It’s easy to see why Winds of Plague are the butt of jokes in “internet metal circles”. As they rose to popularity during the most oversaturated era of deathcore, their imagery and lyrical content was mostly emblematic of all the tropes of the genre. Their most recognizable songs were aggressively simplistic thematically and musically. This reception is almost a shame, because Winds of Plague have always had a brilliant band hidden somewhere in that well of unrealized potential. The entirety of The Great Stone War, which was a progressive deathcore showcase, and tracks like “Angels of Debauchery” from their debut showcased the band’s more creative and clever aspects, but it’s also undeniable that the band brought this upon themselves with tracks like “Reloaded”. Regardless, there’s been a small contingent of fans wishing for a return to the more nuanced and epic sound that they often hinted at. After 4 years and a nearly-entirely-new lineup, the band returns with Blood of My Enemy, which doesn’t fully satisfy that craving, but is a massive step in the right direction for the band.
It’s pretty unfathomable that this is Enslaved’s 14th album. This is a band who has been relentlessly putting out quality…
Our 100th episode! We get to do something special this week. Eden and I discuss our top 5 graphic novels (manga), movies, books, video games and honorable mentions. It was fun to do, so I hope you enjoyed it! Spoilers, but I’ll put our lists in the show notes in case you want to check them out later.
It can’t be easy being August Burns Red. They’ve been around for 14 years, they’ve seen the rise and fall of metalcore. They were one of the most prominent figures in bringing it to a wider audience. They’ve had many opportunities to define themselves, and many have solidified their own personal feelings about them. Does a band in this position seek to change anyone’s minds? Do they just stay the course? Should they even be criticized for doing so? Trying to analyze these trains of thought as a critic can lead one down several rabbit holes. But perhaps one should consider the perspective of the band. They’re on their 7th entry, they have nothing more left to prove, so they can make whatever they feel like. And Phantom Anthem definitely feels like that. A quality band comfortable in their shoes, making the music they want to make.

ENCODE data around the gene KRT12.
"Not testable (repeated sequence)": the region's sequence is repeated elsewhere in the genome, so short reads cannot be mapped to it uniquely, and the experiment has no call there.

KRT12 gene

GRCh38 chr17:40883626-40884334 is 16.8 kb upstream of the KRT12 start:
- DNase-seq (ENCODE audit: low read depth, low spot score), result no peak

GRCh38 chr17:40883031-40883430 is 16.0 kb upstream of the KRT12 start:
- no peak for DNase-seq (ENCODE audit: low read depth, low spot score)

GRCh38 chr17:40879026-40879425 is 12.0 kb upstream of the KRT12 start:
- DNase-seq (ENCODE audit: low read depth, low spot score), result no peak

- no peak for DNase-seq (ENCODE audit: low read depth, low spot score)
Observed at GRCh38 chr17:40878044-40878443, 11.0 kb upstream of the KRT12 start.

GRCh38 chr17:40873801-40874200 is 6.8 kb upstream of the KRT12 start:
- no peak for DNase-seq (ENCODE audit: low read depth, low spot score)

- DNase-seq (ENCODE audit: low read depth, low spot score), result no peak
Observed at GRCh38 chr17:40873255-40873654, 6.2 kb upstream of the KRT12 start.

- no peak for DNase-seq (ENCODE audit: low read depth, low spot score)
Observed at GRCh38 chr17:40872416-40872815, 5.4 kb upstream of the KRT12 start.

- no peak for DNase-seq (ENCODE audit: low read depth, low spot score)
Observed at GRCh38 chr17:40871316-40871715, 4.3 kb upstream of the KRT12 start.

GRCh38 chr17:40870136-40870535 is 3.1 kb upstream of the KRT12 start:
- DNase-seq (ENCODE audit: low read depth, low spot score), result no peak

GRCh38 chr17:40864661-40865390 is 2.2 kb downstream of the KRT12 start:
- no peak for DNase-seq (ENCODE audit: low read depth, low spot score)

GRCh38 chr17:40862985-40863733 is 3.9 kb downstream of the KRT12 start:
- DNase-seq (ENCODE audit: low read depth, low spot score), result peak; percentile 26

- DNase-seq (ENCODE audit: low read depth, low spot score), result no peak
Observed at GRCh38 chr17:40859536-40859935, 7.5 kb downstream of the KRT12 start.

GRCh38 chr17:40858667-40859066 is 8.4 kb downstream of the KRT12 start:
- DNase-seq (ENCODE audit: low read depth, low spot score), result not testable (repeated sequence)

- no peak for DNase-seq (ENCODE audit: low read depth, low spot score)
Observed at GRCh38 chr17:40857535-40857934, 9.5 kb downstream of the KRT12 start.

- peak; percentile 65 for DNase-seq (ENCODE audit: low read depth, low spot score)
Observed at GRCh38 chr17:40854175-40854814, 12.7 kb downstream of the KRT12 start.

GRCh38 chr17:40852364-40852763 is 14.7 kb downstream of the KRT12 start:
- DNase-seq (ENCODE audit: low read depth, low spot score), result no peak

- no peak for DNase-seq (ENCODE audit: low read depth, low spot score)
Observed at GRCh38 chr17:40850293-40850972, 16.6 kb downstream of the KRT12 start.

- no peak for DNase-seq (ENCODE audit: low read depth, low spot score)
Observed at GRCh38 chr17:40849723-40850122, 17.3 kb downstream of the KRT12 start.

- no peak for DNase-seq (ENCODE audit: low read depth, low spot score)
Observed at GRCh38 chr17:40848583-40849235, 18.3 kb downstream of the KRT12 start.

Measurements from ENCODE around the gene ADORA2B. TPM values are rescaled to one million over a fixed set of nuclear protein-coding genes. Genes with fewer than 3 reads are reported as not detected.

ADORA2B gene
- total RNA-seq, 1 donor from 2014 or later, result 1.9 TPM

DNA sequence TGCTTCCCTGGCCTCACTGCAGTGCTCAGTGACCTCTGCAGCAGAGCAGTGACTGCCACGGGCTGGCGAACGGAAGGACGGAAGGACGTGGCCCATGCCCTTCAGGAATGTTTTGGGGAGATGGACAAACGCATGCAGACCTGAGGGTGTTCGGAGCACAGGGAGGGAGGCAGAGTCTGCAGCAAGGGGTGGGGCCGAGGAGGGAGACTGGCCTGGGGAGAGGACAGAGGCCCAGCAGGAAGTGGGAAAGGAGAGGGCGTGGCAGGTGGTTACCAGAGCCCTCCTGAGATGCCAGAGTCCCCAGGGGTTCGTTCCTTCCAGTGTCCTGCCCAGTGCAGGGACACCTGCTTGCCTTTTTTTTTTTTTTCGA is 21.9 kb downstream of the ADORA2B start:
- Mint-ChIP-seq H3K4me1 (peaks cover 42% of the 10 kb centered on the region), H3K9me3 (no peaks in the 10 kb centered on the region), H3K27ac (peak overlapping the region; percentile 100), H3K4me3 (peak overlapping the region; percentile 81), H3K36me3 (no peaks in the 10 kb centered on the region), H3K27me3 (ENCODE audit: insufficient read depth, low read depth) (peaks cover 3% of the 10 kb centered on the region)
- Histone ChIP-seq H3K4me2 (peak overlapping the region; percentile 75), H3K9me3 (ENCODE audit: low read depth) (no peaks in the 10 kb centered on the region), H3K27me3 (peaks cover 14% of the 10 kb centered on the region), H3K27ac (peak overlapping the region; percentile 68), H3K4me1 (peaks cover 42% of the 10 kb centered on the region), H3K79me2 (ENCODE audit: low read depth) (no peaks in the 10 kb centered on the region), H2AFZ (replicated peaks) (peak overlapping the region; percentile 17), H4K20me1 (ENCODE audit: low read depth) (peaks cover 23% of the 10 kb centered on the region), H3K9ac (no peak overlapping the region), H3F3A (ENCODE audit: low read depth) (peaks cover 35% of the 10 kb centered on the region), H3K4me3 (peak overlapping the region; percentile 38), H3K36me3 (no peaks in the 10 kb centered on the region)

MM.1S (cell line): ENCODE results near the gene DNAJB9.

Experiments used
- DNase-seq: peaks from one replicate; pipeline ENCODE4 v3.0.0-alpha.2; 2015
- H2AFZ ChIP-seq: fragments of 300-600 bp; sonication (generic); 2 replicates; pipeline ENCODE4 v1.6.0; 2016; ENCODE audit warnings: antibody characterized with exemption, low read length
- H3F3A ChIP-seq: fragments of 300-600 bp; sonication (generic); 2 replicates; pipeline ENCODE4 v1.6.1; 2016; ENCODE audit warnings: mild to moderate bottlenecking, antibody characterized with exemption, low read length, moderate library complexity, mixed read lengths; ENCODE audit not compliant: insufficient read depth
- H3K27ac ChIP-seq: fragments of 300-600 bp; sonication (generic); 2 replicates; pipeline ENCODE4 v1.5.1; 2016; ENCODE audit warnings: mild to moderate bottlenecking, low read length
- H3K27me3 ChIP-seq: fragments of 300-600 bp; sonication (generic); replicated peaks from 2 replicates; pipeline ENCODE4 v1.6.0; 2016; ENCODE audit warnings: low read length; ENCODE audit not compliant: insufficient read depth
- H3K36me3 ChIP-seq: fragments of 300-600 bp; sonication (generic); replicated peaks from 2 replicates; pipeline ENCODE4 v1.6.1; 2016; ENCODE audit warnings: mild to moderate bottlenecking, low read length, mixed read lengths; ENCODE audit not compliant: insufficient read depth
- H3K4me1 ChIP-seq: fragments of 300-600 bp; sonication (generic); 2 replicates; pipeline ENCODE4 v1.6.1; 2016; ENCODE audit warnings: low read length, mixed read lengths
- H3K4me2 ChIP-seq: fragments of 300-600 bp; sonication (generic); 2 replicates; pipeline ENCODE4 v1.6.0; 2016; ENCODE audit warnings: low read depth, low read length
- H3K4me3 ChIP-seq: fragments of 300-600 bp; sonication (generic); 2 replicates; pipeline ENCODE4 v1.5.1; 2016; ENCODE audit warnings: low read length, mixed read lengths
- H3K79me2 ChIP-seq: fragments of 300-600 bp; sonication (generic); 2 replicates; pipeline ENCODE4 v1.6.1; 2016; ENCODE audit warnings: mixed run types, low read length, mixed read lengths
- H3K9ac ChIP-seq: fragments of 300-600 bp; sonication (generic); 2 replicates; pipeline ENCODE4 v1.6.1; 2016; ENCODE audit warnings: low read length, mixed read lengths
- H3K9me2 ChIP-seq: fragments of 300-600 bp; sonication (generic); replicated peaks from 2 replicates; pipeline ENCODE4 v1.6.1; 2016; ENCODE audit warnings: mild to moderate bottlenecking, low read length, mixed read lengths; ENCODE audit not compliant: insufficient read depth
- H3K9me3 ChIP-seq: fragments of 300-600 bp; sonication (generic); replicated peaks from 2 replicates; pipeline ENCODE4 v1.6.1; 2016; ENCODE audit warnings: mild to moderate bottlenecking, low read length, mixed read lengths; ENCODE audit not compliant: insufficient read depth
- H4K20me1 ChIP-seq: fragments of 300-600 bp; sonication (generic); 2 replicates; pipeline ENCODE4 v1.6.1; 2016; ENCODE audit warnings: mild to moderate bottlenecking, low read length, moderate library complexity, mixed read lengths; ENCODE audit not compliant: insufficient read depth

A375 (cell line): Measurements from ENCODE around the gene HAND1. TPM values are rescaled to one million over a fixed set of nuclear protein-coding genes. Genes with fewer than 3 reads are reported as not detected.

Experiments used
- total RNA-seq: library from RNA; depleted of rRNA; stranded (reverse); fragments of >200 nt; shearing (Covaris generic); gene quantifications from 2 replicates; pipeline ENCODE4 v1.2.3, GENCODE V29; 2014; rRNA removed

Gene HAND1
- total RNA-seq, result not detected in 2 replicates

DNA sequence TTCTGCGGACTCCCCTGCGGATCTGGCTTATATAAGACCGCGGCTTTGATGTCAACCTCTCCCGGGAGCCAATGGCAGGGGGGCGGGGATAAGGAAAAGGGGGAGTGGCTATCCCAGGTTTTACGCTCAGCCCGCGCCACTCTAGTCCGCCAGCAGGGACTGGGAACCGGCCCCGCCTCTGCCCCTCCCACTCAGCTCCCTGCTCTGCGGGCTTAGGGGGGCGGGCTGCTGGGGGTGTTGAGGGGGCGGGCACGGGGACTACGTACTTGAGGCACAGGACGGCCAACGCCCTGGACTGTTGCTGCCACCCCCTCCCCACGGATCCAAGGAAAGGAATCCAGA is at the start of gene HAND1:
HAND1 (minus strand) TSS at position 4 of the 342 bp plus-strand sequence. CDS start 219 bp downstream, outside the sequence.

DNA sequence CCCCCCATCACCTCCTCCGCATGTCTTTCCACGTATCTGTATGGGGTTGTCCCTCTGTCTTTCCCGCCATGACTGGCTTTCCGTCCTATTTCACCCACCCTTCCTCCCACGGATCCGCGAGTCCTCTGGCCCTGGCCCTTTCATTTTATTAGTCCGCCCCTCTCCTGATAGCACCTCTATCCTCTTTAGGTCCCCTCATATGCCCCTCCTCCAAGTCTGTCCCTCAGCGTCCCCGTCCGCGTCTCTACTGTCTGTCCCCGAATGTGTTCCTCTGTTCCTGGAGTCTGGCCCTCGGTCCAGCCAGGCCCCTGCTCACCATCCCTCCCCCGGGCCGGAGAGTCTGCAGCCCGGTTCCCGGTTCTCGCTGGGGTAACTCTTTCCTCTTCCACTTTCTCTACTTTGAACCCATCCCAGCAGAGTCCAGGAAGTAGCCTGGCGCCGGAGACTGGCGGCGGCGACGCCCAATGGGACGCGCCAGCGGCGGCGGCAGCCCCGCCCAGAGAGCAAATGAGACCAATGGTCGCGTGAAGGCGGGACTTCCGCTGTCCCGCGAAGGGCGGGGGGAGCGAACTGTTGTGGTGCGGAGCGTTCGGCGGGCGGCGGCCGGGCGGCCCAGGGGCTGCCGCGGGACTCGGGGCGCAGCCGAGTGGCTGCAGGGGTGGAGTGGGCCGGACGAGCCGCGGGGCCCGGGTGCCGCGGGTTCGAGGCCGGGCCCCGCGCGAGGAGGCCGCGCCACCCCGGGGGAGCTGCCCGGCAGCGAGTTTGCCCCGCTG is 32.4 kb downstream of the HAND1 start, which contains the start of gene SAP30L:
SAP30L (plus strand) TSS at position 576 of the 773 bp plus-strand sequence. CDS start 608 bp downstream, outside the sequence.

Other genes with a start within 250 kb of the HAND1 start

So, we mentioned the Sacred Son artwork controversy before. The chill artwork for the very real black metal album drew some ire, so we got the man behind the curtain to join us and tell it all. And it was a good time! We talk about the artwork (of course), but also the project itself, Dane’s views on the black metal scene and more. Eden and I then discuss new material from Augury, First Fragment, Cavalera Conspiracy (check out my retrospective), Leander Kills and The Kindred. We also discuss Metalsucks’s legal assessment of the Decapitated case, Marilyn Manson’s onstage accident, and Between the Buried and Me reacquiring the rights to their older material. Then we have a cool people section about some stuff, including the Netflix documentary Long Shot, Total War: Warhammer II, Annihilation (the movie), Blade Runner 2049 and the upcoming Dune movie.